5
  • Good information. I didn't really consider it not following rules, just not having done these things yet. I guess it's a good question to ask management how urgent these things are as usually customers are top priority.
    – Yuftre111
    Sep 12, 2020 at 9:28
  • 1
    +1. But for me it's a bad leading style when rules are demanded and the manager cannot explain why they should be followed. It is a positive characteristic that people question and use their intellect, as Kant demanded. Far too often people follow blindly into disaster. This trait should not be driven out of people just to create authority. Rather, it should be created by the supervisor being able to explain the rules in a comprehensible way and making clear why they are there (like you did). Then it is much more likely that people really pay attention to them and do not just follow them.
    – 0x30
    Sep 12, 2020 at 9:32
  • 2
    Don’t ask management “how urgent thee things are compared to customers” - they’re just going to say “Do both.” Doing things right, maintaining security, etc. are all routine parts of every job and a maanger in any of them will thiink poorly of someone trying to either-or it. You didn’t know the rule, now you do, you say “OK, thanks for letting me know” and you do it. Period.
    – mxyzplk
    Sep 12, 2020 at 12:35
  • 3
    @Yuftre111 are you waiting until you have free time to face your bills? Do it as you put the bills away instead. It only takes a few seconds per customer that way, so there's no excuse of not having enough time or someone seeing that you haven't done it "yet". It will also help you catch any mistakes of putting the wrong bill in the wrong spot, and will make the money neater when you give change to customers (which not everyone cares about, but many people do). In short: just because you can't think of a good reason doesn't mean it doesn't exist.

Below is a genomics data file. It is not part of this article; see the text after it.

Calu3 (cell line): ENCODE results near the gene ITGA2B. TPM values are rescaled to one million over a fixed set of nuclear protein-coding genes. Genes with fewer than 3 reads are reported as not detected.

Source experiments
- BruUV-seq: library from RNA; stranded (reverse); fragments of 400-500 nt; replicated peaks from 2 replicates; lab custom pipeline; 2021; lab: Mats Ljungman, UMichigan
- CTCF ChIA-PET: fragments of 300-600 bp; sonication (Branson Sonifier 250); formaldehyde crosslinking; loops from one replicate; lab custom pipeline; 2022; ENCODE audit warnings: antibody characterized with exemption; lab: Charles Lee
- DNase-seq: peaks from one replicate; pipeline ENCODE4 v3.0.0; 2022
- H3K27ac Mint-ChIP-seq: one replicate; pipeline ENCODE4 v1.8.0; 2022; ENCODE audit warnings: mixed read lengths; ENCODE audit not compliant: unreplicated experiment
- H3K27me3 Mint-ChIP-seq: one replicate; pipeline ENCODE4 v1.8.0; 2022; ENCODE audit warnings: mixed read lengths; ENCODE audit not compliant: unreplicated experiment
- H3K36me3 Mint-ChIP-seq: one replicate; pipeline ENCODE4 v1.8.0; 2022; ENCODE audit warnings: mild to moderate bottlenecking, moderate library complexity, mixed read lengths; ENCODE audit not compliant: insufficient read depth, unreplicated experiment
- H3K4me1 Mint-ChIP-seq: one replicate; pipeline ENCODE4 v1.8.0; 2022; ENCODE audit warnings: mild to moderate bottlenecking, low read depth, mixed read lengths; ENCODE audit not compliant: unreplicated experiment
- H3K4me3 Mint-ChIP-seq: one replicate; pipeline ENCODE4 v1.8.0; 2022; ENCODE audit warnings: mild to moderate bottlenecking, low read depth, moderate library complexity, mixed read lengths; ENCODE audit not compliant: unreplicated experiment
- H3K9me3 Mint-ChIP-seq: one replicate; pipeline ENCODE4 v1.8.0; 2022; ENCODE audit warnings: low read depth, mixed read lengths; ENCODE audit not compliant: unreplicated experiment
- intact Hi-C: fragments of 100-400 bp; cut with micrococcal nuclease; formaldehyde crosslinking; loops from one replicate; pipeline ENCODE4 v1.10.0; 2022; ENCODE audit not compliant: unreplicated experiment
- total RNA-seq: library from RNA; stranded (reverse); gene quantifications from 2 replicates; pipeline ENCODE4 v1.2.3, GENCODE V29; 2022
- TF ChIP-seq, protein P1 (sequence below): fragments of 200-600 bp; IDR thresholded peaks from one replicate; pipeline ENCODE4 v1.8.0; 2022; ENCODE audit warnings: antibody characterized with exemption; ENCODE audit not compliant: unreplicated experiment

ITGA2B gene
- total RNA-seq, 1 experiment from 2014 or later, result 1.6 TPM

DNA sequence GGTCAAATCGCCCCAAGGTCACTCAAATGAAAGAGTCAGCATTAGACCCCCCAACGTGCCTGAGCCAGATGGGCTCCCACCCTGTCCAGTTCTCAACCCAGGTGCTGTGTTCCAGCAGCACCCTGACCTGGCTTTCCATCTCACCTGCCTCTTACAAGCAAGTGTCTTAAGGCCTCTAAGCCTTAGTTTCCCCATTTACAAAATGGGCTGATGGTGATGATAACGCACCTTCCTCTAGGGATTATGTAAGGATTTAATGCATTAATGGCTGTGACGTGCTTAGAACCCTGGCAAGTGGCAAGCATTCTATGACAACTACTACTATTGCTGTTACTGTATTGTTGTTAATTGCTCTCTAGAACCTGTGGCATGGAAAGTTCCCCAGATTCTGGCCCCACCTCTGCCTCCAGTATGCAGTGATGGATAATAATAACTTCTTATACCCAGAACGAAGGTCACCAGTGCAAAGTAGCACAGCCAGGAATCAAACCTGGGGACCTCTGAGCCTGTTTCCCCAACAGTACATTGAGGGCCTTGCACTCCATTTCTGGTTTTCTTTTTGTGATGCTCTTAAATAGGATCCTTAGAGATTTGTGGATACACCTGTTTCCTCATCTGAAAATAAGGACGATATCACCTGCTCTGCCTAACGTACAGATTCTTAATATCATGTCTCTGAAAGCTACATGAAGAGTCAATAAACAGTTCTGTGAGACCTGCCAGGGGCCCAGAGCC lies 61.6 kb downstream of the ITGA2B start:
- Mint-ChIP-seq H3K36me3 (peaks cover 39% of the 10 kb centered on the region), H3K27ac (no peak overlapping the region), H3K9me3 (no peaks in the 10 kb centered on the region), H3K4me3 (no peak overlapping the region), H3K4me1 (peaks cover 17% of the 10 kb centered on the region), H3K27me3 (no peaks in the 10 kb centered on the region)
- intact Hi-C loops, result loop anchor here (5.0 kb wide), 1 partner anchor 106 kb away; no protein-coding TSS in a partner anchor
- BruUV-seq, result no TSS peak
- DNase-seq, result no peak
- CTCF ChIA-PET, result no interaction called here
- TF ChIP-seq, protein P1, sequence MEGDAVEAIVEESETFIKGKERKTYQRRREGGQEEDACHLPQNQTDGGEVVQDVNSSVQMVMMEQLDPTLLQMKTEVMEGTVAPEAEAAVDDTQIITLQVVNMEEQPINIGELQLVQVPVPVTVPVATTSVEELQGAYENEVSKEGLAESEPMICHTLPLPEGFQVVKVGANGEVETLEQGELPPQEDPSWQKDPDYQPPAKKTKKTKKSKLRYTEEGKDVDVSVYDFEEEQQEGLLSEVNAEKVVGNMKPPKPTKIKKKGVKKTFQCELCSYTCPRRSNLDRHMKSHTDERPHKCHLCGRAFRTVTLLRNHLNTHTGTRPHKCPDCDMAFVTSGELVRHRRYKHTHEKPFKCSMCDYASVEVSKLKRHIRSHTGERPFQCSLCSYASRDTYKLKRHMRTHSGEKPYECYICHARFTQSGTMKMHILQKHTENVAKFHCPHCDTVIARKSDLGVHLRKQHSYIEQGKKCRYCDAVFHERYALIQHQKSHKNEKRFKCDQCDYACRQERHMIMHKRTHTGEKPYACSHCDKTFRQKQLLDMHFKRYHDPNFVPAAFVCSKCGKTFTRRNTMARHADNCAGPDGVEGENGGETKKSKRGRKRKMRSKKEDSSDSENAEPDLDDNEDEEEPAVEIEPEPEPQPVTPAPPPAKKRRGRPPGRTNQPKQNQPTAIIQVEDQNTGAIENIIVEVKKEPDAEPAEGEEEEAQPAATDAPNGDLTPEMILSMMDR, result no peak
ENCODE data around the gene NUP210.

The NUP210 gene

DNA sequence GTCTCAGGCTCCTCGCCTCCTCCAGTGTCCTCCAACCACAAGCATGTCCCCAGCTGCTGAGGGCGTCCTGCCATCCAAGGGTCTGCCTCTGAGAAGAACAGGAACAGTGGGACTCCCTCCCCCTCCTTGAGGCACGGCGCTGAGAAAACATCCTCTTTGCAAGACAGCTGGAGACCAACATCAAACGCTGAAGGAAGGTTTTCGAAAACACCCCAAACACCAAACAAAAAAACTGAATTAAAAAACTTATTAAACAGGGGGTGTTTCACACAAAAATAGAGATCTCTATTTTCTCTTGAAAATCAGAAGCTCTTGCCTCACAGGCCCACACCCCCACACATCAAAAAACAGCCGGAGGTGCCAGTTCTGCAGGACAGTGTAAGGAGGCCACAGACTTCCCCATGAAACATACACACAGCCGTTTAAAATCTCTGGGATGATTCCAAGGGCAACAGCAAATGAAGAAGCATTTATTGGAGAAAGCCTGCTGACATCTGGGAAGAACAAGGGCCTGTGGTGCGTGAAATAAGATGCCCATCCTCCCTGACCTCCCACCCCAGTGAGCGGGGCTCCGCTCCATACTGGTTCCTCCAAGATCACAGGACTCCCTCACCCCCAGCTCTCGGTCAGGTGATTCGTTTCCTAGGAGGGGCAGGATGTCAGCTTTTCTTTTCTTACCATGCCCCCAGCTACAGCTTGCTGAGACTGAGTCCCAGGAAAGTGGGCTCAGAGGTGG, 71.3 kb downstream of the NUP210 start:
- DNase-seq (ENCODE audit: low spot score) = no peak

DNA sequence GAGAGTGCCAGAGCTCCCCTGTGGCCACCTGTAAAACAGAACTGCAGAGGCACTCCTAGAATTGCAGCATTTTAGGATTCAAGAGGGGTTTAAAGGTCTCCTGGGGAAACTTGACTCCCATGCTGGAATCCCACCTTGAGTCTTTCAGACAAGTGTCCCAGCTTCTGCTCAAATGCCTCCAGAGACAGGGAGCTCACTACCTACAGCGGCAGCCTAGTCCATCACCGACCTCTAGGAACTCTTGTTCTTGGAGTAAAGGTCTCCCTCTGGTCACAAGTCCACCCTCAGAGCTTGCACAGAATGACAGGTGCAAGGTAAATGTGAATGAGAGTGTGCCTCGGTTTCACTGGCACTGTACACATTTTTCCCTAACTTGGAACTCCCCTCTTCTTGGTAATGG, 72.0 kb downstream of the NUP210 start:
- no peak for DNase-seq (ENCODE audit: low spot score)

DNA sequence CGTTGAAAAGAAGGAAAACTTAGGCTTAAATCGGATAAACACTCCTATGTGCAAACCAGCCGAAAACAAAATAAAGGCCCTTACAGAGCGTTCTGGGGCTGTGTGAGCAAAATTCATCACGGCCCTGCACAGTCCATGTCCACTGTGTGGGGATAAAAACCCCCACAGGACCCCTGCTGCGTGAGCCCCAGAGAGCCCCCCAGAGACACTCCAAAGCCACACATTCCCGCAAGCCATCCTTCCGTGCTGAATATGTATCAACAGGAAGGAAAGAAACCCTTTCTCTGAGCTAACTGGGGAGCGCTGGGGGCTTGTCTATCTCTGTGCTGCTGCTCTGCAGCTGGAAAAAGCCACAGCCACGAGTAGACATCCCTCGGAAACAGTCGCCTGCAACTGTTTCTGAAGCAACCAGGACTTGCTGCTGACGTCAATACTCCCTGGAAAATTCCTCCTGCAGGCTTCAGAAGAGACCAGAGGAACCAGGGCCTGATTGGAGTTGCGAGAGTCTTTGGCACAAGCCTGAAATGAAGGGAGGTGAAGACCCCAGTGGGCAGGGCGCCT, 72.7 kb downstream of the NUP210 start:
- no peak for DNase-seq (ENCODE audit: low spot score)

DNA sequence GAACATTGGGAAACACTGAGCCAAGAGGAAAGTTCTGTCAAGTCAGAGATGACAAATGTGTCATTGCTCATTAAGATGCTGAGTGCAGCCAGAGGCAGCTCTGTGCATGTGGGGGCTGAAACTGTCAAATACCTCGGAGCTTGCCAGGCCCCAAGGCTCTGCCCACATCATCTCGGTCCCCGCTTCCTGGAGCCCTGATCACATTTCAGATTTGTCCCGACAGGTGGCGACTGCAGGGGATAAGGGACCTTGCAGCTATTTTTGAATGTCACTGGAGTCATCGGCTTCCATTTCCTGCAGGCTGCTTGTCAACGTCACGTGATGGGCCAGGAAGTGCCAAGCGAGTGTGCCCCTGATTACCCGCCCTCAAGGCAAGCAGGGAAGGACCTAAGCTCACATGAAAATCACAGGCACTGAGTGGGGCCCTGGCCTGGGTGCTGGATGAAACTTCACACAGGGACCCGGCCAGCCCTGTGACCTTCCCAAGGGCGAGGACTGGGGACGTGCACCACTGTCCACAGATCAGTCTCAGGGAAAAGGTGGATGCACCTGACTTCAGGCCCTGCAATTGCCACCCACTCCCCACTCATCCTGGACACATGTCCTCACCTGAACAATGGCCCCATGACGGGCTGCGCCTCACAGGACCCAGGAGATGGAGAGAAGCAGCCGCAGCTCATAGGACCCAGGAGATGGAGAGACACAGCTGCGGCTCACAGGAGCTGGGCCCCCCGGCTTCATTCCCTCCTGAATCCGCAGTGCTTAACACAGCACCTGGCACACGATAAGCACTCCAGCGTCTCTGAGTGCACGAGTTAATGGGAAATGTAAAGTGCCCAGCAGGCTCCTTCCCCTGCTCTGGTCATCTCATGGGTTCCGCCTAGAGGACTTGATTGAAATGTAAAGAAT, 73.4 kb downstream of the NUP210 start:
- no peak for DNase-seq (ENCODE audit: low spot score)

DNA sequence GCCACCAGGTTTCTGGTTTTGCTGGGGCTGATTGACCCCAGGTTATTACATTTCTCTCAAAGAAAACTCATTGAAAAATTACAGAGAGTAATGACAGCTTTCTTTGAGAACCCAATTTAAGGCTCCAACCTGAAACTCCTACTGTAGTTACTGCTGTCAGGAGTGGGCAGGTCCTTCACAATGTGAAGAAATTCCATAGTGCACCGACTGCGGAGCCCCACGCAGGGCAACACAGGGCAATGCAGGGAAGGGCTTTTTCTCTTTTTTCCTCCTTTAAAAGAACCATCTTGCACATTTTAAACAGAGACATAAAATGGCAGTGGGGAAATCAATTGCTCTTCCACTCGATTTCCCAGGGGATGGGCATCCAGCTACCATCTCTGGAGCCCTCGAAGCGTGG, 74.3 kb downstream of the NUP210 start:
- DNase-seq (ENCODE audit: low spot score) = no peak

– Kat
    Sep 13, 2020 at 1:06
  • It could be argued that this is someone else's responsibility i.e. the accountant
    – Yuftre111
    Feb 15, 2021 at 14:03
0

It happens in many jobs that you have too little time for all your tasks. Unfortunately, you are at the end of the food chain and therefore have little power to do anything about it.

Inside View

I would consider myself if there is something you can do to do more efficiently to get the tasks done in the time you have available. Maybe colleagues are a good indicator. If they get the job done in the given time and you don't, chances are high that they have found a more efficient workflow. If this is not the case and you have a good relationship with your supervisor, then openly seek a discussion.

Discuss the situation with your supervisor

I would tell him that you understand why things have to be done the way they are, but you don't have enough time. Try to find a possible solution together or go into the conversation yourself with an idea that you can discuss.

For example, I could imagine that the shift is handed over earlier and overlaps in the full 30 minutes, so you have time to do the cash drop. Or simply that you structure the workflow together and see how it is possible, even on a very stressful day, that the important tasks are done. That should also be in the interest of your supervisor.

Get your supervisors point of view

Also remember that your supervisor has a boss and probably 90% of his work is just what he asks him to do. So he will probably also get in trouble if you don't manage something and have the interest that everything runs smoothly.

You must log in to answer this question.

Not the answer you're looking for? Browse other questions tagged .